What Causes Suicidal Thoughts In The Brain

What causes suicidal thoughts in the brain?

What Causes Suicidal Thoughts In The Brain

In the modern world, we are living today, it is apparent that we are bombarded with numerous stressful and demanding tasks. Along the course of evolution, our brain learns to deal with these hurdles. Unfortunately, people have different coping styles to stress.

In any given stressful situation, some people are able to carry the emotional burden, but for some, it is simply unbearable. Those who were not able to deal life the way most people do resolve in a radical solution – suicide.

Suicide, in the religious view, is an unethical and immoral act. Nonetheless, suicide is one of the leading death causes around the world.

The data from the World Health Organization (WHO) shows that at least one person dies every 40 seconds. In a year, approximately three-quarters of a million died. This does not include those who attempted suicide. This is happening the world.

Most of the suicide attempts and suicide incidents happen among young adults. One may wonder what is really happening. More questions than answers arise as what contributes to suicidal thoughts or suicide the most.

But one thing is clear, suicide is used, for some, as a quick escape from an emotional or psychological burden. People tend to believe that taking their own life would free them from the pain they are experiencing.

But what causes suicidal thoughts in the brain?

No one is certain about what causes suicidal thoughts in the brain. However, there are many possible causes that could trigger a suicidal thought or a suicide. The biggest one is the negative thoughts. The negative thoughts are also the result of something, an overwhelming and frustrating situation that one experiences.

It is a human nature to simply avoid pain. The mind and the brain itself is trained throughout evolution to escape hard situations. As a result, many people can’t handle a hard life experience. The only problem is that suicide becomes a seemingly or even the best way to end their turmoil.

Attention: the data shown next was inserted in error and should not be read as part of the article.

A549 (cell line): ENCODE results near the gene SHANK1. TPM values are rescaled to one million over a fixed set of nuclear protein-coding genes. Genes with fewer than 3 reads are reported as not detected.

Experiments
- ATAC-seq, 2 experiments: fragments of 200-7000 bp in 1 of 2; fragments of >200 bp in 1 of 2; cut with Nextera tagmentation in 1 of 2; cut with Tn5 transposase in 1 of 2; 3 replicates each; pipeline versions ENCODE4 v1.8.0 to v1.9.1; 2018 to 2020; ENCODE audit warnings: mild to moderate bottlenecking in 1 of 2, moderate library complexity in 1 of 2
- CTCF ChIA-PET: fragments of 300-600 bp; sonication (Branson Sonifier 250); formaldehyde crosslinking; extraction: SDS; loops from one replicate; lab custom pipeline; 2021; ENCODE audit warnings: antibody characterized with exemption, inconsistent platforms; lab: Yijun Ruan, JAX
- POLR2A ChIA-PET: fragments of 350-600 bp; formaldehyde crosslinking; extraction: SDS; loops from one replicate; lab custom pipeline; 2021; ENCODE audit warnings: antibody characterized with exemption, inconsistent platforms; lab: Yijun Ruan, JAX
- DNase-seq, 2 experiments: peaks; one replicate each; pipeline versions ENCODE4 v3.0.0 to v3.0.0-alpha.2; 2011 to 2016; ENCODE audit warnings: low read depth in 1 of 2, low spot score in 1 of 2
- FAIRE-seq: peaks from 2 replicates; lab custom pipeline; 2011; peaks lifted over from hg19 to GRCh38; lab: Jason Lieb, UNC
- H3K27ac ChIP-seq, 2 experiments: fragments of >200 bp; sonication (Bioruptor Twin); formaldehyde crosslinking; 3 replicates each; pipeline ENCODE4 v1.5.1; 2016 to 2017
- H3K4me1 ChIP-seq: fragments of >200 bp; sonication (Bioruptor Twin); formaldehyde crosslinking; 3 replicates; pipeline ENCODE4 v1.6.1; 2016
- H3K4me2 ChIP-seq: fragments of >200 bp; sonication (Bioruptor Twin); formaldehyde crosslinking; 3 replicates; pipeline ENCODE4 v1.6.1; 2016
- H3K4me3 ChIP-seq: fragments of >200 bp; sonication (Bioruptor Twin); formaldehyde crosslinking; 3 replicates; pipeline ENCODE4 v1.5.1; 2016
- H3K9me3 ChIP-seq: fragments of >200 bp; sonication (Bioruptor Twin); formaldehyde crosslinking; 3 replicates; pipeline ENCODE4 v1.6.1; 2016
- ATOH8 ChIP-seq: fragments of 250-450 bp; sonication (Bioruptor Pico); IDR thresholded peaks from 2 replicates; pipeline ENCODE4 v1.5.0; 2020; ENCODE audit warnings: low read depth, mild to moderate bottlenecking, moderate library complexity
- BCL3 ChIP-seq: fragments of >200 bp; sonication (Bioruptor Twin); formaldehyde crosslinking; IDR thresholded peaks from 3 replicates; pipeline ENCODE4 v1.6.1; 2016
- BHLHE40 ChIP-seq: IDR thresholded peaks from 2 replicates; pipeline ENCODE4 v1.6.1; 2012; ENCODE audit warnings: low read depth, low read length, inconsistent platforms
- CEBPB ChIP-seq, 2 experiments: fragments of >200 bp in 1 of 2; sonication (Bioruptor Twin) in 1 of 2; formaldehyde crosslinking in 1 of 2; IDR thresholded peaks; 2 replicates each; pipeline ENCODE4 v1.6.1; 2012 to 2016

The genetic factor may also a contributing factor to suicide. It can be inherited. It is more likely that those who committed suicide have suicide history in the family.

There are many things that could trigger the suicidal thought or suicide. Most experts believe that a person can be more prone to suicide if he/she:

  • Has a prior history of suicide
  • Constantly feels worthless or hopeless
  • Currently experiences a painful event such as the breakup, loss of a loved one, or any big problem
  • Engages in any form of addiction such as alcohol and drug
  • Has some mental or psychological disorders
  • Has the family history of substance abuse, violence, suicide

Warning signs

There are many noticeable warning signs you’ll notice on a person who is about to commit suicide. The signs may include the following:

  • Always talks about taking his/her own life
  • Buy something that could be used to kill himself such as guns, rope, etc.
  • Ceasing to communicate with other people
  • Has an unstable state of mind and emotion
  • Easily get depressed or hopeless
  • Increase consumption of drugs and alcohol

These are just a few signs you may notice on a suicidal person. But there are more subtle signs that you might not able to observe. This because most depressed or suicidal people tend to hide their feelings.

How to prevent or help a suicidal person? Well, there are many ways in which you can help a person to avoid deliberate death. If you see the signs, you can immediately refer the person to mental health professionals as soon as possible.

But this won’t be easy. Most often, a depressed person will not admit his/her real situation. In fact, this is the reason why most of those who committed suicide did not get any help.

Perhaps, the best thing to do is to inform the person’s immediate family members. Let them know the behavioral pattern that you’ve observed in that person. Let the relatives decide. In this little way, you can save a valuable life.

 

I’m a licensed psychometrician, author, and blogger. I’m currently working as a University instructor teaching psychology. I love writing and doing psychological research.

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